Thursday, April 10, 2014

The Stalwart Soul: Frost's "A Lone Striker"

Meet my newest favorite American poet: Robert Frost.

Most of us are familiar with a few of his more famous poems, namely "The Road Less Taken" and "Stopping by Woods on a Snowy Evening." These two are truly small masterpieces, but, as I've discovered, he had so many more! Several months ago for Great Books I read his "New Hampshire" collection and I was delighted by his realism, wit, and what I can only describe as a certain soberness of style. Frost is not your anguished, broken-world modernist. He has ground under his feet.

Over Christmas I was happy to discover a volume of Frost's collected writings tucked away in the corner of a bookshelf at my grandparents' house. While working through his complete poems, I have marked many favorites. One of these is "A Lone Striker".

The poem opens with a factory hand arriving late to work to find himself locked out for half an hour, as punishment. In this unexpected free time the worker contemplates the marvel of the man-made machine, and yet questions its ultimate value:

Man's ingenuity was good.
He saw it plainly where he stood,
Yet found it easy to resist.

In the end the man decides to go on lone strike for a day and take a walk in the woods:

If--if he stood! Enough of ifs!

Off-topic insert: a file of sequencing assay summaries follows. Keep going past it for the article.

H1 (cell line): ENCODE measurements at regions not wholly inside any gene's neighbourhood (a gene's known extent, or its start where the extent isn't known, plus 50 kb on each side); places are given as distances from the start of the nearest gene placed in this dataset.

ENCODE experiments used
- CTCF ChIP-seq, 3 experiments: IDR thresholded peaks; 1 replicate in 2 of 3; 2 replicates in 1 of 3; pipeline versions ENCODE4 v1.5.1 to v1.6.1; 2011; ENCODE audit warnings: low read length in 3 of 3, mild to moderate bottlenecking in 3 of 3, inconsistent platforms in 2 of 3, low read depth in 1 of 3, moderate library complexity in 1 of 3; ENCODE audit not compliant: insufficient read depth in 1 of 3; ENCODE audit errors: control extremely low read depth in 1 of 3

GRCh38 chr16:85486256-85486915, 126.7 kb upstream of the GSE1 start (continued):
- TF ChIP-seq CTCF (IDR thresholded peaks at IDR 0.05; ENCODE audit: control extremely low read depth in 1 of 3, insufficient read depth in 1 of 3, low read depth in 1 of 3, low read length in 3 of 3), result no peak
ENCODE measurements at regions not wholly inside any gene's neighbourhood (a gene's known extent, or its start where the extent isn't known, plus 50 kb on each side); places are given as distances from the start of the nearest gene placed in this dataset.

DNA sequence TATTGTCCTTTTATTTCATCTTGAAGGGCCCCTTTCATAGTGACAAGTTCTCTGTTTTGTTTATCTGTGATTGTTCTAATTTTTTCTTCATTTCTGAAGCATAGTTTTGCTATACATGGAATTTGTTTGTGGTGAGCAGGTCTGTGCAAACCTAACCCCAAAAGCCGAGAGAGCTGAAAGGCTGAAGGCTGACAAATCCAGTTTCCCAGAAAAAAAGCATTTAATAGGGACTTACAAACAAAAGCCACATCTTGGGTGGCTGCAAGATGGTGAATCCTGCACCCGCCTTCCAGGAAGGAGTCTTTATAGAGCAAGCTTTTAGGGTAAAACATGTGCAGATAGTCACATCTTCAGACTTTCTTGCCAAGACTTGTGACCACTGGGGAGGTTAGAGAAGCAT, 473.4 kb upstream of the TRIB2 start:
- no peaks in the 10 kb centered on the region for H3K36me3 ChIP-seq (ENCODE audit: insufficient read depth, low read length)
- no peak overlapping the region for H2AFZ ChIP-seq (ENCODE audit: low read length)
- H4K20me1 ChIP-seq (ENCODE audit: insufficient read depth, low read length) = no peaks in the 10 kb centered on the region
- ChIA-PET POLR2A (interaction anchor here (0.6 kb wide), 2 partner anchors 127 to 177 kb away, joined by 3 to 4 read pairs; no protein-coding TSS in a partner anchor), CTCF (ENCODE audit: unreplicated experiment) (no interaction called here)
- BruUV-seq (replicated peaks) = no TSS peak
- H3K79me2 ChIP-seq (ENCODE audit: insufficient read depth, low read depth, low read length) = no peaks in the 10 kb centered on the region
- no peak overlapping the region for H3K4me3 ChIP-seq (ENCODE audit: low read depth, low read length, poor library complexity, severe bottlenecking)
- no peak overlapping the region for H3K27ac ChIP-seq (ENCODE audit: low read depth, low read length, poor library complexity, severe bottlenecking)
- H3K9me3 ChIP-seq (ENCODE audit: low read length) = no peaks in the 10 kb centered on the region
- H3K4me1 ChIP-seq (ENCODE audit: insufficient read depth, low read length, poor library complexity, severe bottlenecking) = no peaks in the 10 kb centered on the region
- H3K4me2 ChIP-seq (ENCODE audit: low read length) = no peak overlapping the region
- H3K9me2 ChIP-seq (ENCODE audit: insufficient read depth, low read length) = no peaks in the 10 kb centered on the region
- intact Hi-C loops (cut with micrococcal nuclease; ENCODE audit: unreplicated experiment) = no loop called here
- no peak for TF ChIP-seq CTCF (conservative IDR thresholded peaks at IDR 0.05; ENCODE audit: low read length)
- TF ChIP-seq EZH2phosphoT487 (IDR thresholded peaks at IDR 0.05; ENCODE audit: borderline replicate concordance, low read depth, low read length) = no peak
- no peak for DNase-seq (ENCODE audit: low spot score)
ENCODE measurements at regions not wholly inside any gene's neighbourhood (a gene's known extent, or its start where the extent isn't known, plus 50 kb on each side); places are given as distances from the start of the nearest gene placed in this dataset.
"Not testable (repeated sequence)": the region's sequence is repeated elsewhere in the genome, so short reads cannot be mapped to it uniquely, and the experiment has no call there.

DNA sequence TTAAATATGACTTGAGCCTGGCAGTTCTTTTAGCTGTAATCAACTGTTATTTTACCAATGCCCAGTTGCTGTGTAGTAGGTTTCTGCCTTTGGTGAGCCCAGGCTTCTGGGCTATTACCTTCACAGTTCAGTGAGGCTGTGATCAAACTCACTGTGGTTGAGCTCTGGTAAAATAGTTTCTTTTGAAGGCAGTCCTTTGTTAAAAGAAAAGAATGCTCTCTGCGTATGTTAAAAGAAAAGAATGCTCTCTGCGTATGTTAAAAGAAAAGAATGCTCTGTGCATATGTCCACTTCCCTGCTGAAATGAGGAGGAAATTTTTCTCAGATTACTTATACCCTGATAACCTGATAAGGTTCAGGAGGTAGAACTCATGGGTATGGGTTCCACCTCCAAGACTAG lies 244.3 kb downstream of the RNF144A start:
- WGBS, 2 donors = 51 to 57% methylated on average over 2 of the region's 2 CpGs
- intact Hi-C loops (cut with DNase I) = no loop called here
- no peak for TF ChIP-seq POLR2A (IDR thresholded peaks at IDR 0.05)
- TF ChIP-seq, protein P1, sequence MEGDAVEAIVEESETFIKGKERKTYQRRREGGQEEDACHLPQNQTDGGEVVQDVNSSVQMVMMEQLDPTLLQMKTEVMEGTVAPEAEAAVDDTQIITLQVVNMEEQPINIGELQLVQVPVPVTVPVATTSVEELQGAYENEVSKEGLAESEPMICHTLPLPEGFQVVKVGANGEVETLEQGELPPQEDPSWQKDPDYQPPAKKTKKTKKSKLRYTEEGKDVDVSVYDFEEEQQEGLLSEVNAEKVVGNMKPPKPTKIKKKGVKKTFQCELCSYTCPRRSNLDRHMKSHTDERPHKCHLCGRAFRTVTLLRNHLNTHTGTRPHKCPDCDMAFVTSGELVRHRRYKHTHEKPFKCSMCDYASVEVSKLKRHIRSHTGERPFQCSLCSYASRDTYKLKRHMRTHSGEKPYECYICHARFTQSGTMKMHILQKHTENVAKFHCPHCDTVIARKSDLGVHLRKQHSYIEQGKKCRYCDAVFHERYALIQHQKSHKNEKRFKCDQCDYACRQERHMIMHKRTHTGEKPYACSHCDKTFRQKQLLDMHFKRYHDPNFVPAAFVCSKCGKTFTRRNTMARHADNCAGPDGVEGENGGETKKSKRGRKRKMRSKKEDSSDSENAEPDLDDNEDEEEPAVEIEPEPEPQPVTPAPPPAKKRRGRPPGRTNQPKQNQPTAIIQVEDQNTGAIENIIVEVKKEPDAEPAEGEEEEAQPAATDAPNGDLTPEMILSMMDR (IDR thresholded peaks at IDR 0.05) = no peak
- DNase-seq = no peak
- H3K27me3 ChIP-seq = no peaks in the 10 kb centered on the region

He knew a path that wanted walking;
He knew a spring that wanted drinking;
A thought that wanted further thinking;
A love that wanted re-renewing.
Nor was this just a way of talking
To save him the expense of doing.
With him it boded action, deed.

Go ahead--read it aloud. I love the rigor of rhythm and arch of line here. In fact these lines struck me so deeply that they stayed in my mind without my even trying to memorize them. But why?  Because they spoke to my love of truth, beauty, and goodness.

Throughout the poem Frost emphasizes the un-humanness of the factory. Its only purpose is the mass-production of a thing. The human workers are only there to fix the machines when they break. In the context of the factory, the people, too, are merely parts of the machine, with its single material purpose.

But the lone striker would have more. He desires cliffs, trees, water; space to breath and think and love--truly human occupations. He does not totally condemn industry--as he implies by the line "Man's ingenuity was good"--but he asks for something deeper, more fulfilling. He would have a soul free to pursue beauty.

This is exactly how I feel about my pursuit of a Great Books education. The norm in colleges today is to prepare its students for a specialized occupation in society. Of course this is not a wholly bad thing. We need doctors and engineers and scientists. But civilization needs more that that. It needs humans. And we will never find our humanity if we limit it to merely a material livelihood. That's why we need wonderful poets like Robert Frost.

"A Lone Striker" is another clarion call to me on my journey to a true liberal arts education. I too know a path that wants walking, a spring that wants drinking, a love that wants renewing. The adventure has hardly begun.